This year all RePublic scholars will be assigned their own Chromebook laptop for use in school. Our high schoolers will be able to bring their laptops home.
What will this mean for scholars and families?
After diving into the new Tennessee Common Core implementation (we are set to take Common Core aligned tests through adaptive software programs this year) and building out our coding program, we’ve realized that the student experience will be dramatically improved if each has access to a laptop.
A New Universe of Knowledge: With a 1-to-1 student to computer ratio, our scholars will now have consistent access to the explosion of high quality online resources, such as Khan Academy, Coursera, and edX. Our high schoolers will complete college coursework online outside of their regular class schedule, and they will also take the Gates Big History Project curriculum.
Differentiation: These resources all share the common strength of high quality differentiation -- meaning students of different ability levels will have access to strong practice and reinforcement. We will also utilize literacy tools such as ThinkCERCA and Newsela, which allow for quick adjustments of the reading level of texts to allow all students to access the material (even more important for schools like ours that backfill for all grade levels).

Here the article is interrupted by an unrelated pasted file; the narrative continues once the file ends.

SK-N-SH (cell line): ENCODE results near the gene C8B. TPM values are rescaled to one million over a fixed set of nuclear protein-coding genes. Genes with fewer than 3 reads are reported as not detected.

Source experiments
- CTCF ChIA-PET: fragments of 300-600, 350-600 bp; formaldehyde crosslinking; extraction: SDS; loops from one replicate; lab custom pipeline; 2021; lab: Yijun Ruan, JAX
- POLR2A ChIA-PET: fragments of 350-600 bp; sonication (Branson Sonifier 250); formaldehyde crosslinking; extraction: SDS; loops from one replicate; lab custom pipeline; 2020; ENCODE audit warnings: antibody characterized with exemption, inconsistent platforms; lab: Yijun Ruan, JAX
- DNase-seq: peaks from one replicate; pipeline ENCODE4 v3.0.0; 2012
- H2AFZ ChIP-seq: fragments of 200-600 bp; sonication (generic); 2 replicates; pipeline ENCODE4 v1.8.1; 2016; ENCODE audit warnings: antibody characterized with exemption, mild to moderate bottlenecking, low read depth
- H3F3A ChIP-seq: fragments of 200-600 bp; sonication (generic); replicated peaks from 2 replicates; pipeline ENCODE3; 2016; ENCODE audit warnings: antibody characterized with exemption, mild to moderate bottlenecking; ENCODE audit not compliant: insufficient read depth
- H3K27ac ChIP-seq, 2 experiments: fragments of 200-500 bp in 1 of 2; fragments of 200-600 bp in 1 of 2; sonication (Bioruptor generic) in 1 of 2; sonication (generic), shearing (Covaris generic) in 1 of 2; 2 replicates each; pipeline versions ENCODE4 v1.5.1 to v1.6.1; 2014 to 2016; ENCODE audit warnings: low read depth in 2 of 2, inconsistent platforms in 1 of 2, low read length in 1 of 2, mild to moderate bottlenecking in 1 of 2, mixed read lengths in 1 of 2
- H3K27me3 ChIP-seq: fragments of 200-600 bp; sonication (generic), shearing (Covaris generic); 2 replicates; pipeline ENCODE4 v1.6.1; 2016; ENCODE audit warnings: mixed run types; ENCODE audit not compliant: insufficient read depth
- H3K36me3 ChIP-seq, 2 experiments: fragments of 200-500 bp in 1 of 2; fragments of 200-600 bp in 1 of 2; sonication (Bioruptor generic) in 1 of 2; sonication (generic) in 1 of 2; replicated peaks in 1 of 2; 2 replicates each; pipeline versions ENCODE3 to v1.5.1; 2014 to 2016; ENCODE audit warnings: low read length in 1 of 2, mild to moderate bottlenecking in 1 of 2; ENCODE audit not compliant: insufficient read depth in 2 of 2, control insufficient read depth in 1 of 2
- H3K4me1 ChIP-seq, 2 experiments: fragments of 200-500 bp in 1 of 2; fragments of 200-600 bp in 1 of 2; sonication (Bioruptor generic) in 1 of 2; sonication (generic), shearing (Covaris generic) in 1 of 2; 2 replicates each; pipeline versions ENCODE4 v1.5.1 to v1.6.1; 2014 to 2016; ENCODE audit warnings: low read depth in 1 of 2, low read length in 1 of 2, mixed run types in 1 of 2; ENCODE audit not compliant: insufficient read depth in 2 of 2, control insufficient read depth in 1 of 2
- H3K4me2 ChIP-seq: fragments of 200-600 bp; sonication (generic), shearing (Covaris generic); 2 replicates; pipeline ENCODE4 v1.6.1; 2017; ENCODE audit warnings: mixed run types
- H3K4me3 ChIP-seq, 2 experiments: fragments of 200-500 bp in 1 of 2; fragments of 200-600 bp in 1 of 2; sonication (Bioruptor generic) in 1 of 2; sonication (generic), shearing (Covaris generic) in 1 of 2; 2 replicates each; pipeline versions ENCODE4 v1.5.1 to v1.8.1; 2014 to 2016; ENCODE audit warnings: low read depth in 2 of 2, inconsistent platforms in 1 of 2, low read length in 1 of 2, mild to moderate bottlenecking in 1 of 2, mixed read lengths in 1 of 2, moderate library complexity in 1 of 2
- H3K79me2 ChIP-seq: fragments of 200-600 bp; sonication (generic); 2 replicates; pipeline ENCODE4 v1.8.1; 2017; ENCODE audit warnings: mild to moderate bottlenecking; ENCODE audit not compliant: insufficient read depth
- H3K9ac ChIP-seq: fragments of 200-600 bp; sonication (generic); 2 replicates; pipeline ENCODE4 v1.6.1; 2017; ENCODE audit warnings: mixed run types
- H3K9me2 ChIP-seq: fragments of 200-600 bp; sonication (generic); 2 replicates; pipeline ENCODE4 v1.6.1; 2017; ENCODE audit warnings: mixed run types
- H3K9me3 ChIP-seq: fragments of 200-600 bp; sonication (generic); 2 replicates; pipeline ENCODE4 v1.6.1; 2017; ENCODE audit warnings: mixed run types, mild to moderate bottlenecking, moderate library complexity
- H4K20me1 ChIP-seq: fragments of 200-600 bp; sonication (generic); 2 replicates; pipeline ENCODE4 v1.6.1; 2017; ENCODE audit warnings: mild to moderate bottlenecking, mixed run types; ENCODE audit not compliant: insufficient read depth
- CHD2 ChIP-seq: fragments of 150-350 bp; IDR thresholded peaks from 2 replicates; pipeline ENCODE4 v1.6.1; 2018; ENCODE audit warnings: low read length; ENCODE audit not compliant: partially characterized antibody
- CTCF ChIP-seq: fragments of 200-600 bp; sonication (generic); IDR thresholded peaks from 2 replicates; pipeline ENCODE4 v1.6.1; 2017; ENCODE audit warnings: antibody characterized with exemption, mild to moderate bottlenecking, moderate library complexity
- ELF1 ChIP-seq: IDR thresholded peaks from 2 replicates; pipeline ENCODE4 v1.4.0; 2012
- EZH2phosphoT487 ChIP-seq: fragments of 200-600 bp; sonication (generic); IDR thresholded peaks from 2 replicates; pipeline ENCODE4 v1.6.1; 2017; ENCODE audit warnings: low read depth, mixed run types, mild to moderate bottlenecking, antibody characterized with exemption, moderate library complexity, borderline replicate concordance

More Custom Software for Schools: As we've outlined in our Manifesto, RePublic is building a suite of software to solve some of education's most intractable problems. Moving to 1-to-1 will accelerate and amplify the impact of these solutions-- showing the power of uniform adoption of more efficient and effective tools.
Enhance Teaching: These computers will not be replacements for our amazing teachers, who are more important than ever. However, these tools will give our teachers more freedom to leverage 21st Century tools in their daily lessons. Picture a Biology teacher giving students the ability to manipulate a 3D model of DNA, or a writing teacher giving quick and efficient (even real-time) feedback on student papers.
Enhance Digital Literacy: In a recent survey, less than half of our families report having consistent Internet and computer access at home. In building a computer science center (more on this in a few weeks) and giving our high school scholars full freedom to use and take their laptops anywhere, we are leveling the playing field. More importantly, at RePublic, all scholars will learn to code during middle and high school -- and having consistent computer access will augment our scholars' ability to create software.
As we embark on this new school year, we are excited to utilize this new and universal computer access to find innovative ways to unlock our students' intellectual and creative potential.